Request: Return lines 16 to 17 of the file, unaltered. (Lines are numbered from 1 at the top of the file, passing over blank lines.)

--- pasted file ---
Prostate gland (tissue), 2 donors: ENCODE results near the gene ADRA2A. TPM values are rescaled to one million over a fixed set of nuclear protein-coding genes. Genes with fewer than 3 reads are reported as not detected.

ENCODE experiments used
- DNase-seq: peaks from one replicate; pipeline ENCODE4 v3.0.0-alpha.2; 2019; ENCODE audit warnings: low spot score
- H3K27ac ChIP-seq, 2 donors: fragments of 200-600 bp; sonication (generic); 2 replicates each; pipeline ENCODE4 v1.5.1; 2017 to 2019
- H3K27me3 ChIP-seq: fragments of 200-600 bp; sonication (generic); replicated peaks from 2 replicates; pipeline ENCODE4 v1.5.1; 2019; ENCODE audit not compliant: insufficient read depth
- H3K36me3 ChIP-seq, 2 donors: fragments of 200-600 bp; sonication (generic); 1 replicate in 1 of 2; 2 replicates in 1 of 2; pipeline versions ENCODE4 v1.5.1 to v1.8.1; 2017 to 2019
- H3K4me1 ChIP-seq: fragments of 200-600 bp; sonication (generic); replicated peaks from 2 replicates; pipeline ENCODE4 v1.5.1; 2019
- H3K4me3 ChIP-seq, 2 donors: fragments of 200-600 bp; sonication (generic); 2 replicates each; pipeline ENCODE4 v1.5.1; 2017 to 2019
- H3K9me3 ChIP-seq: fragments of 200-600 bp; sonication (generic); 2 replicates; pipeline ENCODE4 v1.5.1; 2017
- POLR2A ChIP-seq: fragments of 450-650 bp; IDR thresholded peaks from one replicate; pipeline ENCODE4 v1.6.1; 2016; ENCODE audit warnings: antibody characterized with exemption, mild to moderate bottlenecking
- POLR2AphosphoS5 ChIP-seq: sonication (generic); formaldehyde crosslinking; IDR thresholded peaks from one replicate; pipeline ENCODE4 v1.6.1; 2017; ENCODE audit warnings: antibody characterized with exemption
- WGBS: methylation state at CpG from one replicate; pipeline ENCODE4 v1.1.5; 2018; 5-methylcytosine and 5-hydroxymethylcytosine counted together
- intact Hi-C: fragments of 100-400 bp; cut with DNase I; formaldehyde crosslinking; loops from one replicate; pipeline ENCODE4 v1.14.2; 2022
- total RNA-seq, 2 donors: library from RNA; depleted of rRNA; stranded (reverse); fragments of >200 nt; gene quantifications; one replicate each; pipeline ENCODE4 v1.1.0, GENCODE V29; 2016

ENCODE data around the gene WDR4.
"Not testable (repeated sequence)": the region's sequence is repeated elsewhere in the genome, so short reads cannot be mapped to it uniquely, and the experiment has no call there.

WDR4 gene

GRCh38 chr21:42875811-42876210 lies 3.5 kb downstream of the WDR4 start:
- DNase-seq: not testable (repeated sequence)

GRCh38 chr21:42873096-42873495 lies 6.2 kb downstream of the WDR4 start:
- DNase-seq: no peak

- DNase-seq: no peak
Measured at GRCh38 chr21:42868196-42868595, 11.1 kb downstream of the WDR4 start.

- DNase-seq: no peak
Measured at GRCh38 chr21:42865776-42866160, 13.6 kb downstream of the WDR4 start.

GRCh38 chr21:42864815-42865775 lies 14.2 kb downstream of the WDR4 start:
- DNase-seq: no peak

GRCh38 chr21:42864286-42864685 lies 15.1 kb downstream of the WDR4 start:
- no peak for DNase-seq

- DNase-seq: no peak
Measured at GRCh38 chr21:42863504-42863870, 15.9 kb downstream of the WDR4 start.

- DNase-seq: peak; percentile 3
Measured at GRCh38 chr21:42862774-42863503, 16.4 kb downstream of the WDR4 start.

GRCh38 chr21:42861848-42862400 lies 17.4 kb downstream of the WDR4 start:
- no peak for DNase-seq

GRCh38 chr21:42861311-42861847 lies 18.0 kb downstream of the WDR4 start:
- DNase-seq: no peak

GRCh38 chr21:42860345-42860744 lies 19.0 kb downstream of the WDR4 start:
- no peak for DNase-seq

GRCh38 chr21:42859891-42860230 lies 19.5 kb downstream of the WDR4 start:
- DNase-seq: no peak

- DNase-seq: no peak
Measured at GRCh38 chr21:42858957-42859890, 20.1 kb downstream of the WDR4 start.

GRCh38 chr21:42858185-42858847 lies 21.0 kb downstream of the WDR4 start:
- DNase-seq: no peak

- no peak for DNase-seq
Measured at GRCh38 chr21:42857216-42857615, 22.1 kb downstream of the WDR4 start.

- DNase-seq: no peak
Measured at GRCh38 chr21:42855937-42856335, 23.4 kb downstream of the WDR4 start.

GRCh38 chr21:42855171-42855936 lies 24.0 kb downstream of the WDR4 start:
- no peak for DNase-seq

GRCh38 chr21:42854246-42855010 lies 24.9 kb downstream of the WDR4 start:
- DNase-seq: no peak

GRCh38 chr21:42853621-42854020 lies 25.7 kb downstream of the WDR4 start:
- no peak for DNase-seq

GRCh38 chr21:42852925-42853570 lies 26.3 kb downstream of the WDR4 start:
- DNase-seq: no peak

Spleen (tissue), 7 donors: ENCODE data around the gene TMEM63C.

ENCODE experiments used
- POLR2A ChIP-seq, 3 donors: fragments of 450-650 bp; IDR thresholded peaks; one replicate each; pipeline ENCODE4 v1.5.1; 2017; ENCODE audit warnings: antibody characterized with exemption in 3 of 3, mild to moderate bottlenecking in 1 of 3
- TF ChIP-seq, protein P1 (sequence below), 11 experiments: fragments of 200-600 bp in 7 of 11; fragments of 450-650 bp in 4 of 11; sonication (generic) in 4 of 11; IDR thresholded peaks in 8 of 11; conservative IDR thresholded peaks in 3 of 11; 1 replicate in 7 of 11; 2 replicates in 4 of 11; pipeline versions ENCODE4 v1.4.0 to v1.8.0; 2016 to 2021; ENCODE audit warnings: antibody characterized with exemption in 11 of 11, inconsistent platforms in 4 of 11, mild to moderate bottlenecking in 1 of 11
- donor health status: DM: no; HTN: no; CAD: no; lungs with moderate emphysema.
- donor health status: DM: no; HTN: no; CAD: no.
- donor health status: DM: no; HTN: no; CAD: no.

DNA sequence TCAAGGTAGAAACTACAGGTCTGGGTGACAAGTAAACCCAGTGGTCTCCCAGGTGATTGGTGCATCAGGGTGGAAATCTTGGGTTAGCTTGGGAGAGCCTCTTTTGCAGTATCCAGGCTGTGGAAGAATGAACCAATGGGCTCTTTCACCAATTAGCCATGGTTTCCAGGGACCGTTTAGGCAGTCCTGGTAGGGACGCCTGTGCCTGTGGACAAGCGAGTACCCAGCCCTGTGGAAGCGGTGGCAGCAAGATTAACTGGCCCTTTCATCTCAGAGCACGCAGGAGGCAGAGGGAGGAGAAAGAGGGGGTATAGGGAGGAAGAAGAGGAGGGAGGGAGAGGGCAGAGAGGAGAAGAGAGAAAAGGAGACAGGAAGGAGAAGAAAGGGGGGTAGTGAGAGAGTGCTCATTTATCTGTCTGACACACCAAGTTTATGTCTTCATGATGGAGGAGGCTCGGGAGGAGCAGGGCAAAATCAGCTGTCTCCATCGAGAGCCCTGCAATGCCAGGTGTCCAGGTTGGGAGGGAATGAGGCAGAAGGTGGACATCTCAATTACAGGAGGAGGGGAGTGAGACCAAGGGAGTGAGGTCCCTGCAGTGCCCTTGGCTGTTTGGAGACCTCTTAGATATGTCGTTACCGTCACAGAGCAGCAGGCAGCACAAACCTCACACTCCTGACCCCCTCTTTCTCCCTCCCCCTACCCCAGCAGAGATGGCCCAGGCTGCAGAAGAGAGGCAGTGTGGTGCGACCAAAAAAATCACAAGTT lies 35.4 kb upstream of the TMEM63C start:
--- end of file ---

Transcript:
"Not testable (repeated sequence)": the region's sequence is repeated elsewhere in the genome, so short reads cannot be mapped to it uniquely, and the experiment has no call there.

WDR4 gene